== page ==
Top Historical Fiction Authors – 2012 Survey Results

602 survey participants provided their favourite authors in a recent historical fiction survey. The top authors are:

Other highlights:

  • 404 different authors were chosen by only one person; a further 99 authors were chosen by only two people
  • several top 20 authors are deceased; Plaidy, Seton and Heyer are mainly favoured by those who are 40 and older
  • all authors except Colleen McCullough (Australia) and Geraldine Brooks (Australia and US), live in either UK or US
  • readers chose 28 female authors and 11 male authors
  • each geographic region reads its own to some extent, but selects the same ‘global’ authors in high proportions
  • men read female authors and women read male authors; the men reading female authors tend to choose those who include mystery, crime or war in their novels
  • 14 of 54 Cornwell mentions are men; 9 of 36 Follett mentions are men; these are the only two authors with more than 5 mentions amongst male respondents

What do the top authors have in common?

For the most part, these authors base their stories in long ago periods, writing about well-known historical figures either in a central of significant role. Most have written series or have concentrated on a particular time period so readers know what to expect and are familiar with their main characters.

According to a recently published book about best sellers (James W. Hall, Hit Lit: Cracking the Code of Twentieth Century’s Biggest Bestsellers), the three critical ingredients are maverick heroes, high stakes and hot sex. It seems to me that many of these authors fit that formula.

Check Sarah Johnson’s blog, Reading the Past, for further comments on the top authors.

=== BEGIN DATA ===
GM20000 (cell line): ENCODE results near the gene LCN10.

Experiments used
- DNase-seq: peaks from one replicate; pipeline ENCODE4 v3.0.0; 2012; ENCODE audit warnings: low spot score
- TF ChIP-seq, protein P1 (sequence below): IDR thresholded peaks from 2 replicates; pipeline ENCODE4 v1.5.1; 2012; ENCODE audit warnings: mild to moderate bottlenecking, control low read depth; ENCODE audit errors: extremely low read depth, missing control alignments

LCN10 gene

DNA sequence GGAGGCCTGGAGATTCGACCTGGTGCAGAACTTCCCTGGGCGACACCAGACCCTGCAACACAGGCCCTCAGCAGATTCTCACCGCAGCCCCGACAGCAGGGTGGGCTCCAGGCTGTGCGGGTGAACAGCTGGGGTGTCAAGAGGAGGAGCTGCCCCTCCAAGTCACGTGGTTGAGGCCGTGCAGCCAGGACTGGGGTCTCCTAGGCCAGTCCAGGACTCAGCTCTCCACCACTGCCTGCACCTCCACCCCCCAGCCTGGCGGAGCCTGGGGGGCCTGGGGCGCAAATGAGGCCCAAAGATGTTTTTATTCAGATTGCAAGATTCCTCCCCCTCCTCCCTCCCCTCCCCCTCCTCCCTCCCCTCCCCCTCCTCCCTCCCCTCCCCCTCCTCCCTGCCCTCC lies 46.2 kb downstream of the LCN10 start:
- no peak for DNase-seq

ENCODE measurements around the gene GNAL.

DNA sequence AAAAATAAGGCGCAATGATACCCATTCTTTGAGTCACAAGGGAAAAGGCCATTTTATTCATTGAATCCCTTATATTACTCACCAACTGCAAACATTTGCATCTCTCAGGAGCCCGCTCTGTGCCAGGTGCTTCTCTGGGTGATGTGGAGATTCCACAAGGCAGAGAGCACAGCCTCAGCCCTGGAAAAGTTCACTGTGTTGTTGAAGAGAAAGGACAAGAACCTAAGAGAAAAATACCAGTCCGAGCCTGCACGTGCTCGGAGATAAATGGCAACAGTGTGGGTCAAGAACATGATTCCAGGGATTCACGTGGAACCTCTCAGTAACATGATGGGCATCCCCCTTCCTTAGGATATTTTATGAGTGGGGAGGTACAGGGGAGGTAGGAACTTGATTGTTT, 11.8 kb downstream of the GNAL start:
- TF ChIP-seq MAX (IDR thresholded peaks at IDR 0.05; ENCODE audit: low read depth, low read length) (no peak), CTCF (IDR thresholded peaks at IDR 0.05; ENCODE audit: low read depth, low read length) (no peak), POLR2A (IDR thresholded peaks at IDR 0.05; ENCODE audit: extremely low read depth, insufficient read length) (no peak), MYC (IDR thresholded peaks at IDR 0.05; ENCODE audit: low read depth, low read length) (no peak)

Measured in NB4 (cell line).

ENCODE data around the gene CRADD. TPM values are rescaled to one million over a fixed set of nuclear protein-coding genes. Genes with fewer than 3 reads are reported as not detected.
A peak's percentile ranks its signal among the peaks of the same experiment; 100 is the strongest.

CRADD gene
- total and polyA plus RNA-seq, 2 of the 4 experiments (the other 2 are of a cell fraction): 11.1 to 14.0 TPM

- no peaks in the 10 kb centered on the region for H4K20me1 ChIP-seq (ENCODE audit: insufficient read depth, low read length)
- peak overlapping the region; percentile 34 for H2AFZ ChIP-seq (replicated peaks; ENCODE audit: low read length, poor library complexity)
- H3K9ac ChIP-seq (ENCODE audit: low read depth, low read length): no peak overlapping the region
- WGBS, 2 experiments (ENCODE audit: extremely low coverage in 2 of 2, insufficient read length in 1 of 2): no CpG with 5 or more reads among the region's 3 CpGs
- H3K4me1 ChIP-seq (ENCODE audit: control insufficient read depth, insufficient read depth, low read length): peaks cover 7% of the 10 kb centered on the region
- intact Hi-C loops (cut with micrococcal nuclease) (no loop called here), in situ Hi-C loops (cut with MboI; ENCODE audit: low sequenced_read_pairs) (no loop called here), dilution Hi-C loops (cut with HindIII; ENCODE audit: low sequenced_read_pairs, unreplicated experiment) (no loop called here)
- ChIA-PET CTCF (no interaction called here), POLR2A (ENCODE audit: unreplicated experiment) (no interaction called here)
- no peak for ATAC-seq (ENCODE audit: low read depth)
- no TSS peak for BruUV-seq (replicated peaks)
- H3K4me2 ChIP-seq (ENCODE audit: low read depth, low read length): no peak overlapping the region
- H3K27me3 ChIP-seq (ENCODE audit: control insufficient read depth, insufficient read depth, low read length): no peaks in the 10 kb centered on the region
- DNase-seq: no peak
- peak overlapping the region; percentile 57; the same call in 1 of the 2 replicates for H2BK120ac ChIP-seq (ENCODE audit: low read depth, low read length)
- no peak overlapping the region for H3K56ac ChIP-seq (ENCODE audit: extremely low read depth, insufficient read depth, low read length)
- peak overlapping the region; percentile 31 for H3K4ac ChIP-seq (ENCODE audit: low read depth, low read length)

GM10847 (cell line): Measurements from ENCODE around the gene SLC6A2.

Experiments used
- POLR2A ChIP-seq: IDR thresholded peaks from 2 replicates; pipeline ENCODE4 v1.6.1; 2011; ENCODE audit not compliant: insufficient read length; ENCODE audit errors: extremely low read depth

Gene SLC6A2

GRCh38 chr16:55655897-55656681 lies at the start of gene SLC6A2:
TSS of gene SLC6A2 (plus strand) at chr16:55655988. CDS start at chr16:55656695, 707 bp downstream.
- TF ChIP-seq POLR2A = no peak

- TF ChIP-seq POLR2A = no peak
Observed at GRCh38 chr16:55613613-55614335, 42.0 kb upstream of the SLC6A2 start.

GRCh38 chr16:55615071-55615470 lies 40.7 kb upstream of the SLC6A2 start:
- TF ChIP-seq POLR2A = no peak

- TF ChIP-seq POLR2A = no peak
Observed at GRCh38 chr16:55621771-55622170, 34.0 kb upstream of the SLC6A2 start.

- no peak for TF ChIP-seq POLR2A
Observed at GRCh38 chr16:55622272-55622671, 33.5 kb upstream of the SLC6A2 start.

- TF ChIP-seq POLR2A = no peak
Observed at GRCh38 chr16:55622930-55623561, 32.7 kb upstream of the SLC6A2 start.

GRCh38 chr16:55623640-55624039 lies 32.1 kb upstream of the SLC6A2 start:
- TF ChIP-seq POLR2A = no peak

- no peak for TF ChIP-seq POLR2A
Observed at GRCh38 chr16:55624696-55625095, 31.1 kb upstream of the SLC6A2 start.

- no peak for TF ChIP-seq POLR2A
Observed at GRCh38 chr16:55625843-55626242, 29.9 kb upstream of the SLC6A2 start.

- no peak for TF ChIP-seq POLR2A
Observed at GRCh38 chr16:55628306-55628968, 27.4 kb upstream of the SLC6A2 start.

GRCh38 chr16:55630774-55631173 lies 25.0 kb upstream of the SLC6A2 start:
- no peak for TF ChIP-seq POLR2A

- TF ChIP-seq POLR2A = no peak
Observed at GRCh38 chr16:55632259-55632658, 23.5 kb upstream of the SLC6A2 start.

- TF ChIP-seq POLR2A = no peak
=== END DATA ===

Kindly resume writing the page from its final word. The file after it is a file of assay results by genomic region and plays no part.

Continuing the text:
On a personal note … I now have some highly recommended new authors to read.

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25 Responses

    1. Congratulations, Susan. I have had an amazing time doing this survey. Given the huge number of favourite authors listed by participants, it is indeed an outstanding achievement to be so well placed on the list. I would truly appreciate any thoughts or suggestions you may have about other implications of the survey results.

    1. So true Eve. However, when designing the survey I was hesitant to put too many caveats around the subject of what is and what isn’t historical fiction. A flaw perhaps and I suppose I could have left them out of the list on those grounds. Interesting dilemma.

    1. Hi and thanks for visiting my blog. The first survey took place in April 2012. The second survey will release next month around October 16th. If you watch my blog I’ll announce it there and would be delighted to have your participation.

  1. Puh-leeze. Jane Austen on the list? One of the world’s great writers–but NOT exactly a writer of “historical fiction.” If a significant number of voters were so clueless about history and literature that they thought Jane was still alive and writing Regency novels somewhere, then this list can’t possibly be taken seriously.

  2. Pleased to see some familiar names like Ken Follett and Patrick O’Brian. I guess S.M. Stirling and particularly Jeff Shaara weren’t popular enough to make the list. I highly recommend them both.

  3. I am very surprised that historical accuracy isn’t one of the criteria. It is very important to my reading.

    1. Historical accuracy is almost the #1 criteria. I think the post you have looked at looks at top authors and some of their common traits. You might want to look at the main reports for 2012, 2013 and 2015 (listed in the drop down menu on the homepage under READER SURVEYS). There you will see many more details from the surveys. Many thanks for stopping by.

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